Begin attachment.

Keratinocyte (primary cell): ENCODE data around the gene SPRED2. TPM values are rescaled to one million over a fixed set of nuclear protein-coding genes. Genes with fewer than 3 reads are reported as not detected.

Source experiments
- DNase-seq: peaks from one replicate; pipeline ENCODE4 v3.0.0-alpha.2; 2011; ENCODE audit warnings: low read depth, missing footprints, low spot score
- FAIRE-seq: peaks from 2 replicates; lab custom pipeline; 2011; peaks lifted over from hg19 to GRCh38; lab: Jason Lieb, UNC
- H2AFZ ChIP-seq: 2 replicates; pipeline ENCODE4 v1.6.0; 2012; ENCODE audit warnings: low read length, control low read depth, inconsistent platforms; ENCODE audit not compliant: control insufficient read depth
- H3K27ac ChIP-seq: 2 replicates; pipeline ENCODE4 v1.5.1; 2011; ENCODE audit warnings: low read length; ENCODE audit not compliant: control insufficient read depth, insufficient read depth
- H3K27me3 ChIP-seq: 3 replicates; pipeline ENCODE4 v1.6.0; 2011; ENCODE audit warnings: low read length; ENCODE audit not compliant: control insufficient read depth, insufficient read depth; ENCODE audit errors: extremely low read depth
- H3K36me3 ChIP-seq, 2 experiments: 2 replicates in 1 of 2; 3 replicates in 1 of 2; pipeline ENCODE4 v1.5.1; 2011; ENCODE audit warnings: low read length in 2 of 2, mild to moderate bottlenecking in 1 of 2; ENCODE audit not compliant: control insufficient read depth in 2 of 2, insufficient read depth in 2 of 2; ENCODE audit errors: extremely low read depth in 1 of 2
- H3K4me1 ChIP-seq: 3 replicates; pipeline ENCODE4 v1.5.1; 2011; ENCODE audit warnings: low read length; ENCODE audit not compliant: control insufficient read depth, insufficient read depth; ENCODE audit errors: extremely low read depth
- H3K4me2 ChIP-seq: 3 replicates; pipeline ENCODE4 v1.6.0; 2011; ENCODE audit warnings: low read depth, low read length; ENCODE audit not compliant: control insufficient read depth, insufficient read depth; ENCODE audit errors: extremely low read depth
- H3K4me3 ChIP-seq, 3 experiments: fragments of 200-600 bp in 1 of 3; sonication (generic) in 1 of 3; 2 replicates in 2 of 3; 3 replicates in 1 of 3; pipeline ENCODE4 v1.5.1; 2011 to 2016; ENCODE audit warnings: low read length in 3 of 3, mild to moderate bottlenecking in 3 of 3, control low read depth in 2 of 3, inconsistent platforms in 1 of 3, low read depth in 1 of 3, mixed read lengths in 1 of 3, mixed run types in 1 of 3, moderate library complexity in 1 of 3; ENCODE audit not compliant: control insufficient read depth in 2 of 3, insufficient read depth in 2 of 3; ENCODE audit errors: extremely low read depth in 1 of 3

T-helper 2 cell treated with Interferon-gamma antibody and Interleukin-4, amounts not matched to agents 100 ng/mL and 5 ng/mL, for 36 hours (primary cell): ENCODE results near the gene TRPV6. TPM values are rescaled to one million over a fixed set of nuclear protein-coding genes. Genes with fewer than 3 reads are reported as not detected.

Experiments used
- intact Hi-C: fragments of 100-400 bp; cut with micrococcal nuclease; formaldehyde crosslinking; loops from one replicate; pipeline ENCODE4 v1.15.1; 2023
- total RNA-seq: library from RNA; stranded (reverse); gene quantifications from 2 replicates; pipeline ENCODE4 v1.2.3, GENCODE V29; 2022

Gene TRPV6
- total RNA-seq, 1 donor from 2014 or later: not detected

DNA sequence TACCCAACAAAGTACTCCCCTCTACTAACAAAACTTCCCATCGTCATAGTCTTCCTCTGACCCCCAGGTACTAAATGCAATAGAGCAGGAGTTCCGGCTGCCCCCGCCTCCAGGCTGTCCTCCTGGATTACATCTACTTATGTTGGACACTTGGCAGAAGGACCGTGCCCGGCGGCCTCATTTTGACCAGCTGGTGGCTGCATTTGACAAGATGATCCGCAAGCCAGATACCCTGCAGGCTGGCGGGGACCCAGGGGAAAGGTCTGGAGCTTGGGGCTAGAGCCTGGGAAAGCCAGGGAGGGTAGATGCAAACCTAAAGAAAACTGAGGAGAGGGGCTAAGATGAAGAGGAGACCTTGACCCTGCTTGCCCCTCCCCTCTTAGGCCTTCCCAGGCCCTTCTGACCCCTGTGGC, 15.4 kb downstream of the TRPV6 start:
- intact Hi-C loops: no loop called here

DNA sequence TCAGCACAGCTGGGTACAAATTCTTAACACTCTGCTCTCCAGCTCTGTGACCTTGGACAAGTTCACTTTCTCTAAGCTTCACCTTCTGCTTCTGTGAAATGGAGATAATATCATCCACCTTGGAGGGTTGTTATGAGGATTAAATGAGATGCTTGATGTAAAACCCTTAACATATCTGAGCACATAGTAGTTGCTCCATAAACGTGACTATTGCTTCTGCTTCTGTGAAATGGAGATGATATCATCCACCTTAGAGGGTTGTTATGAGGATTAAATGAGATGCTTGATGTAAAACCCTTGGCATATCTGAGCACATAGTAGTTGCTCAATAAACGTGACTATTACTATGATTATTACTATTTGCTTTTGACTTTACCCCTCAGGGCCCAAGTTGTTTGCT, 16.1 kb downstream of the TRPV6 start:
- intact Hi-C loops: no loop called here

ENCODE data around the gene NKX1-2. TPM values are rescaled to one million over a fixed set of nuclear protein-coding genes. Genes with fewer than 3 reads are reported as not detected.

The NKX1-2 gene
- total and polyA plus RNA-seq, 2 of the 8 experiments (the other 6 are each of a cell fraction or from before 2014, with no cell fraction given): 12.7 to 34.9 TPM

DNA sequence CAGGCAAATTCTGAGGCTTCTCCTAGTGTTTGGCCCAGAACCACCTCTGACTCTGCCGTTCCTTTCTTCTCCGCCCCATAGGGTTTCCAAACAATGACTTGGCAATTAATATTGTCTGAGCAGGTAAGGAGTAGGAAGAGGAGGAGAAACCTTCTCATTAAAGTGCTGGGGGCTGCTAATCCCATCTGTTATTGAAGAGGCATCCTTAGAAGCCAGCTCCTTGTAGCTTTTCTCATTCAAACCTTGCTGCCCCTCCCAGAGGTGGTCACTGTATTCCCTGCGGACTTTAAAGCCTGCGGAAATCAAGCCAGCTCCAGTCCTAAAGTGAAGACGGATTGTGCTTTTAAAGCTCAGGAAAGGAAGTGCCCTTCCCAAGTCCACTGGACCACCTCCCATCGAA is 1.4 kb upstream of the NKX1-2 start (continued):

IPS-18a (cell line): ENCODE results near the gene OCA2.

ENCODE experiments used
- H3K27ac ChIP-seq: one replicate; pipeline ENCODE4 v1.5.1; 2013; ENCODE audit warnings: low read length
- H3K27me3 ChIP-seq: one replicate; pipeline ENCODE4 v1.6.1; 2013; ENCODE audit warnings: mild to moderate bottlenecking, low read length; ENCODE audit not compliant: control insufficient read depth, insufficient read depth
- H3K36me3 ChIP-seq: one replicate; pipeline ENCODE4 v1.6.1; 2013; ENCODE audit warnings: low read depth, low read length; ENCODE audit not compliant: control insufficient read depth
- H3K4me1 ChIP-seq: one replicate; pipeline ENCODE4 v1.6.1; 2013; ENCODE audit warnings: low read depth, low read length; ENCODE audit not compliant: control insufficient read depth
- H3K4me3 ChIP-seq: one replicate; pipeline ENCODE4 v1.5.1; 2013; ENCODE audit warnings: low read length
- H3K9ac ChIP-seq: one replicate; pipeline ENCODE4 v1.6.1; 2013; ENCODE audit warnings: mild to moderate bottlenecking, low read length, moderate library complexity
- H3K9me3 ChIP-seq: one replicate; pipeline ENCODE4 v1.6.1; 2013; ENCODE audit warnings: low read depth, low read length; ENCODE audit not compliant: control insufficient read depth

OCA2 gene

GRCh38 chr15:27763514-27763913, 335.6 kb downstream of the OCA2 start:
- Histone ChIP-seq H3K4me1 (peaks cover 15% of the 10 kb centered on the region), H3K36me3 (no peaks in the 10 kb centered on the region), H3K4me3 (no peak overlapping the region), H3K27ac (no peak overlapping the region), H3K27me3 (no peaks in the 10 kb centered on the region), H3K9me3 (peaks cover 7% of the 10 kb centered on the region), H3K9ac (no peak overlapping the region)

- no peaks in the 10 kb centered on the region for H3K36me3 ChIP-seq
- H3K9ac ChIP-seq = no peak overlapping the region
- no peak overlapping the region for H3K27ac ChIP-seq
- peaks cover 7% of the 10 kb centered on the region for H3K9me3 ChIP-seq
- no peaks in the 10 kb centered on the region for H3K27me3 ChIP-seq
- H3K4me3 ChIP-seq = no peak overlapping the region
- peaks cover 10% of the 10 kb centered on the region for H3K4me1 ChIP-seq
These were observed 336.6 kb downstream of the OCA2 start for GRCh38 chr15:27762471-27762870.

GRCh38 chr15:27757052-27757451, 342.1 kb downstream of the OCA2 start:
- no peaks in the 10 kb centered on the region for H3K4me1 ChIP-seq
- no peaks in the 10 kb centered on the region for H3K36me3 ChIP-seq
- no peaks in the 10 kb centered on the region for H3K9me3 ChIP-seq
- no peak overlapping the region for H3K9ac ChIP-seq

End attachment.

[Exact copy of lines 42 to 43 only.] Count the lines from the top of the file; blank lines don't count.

- no peaks in the 10 kb centered on the region for H3K27me3 ChIP-seq
- H3K4me3 ChIP-seq = no peak overlapping the region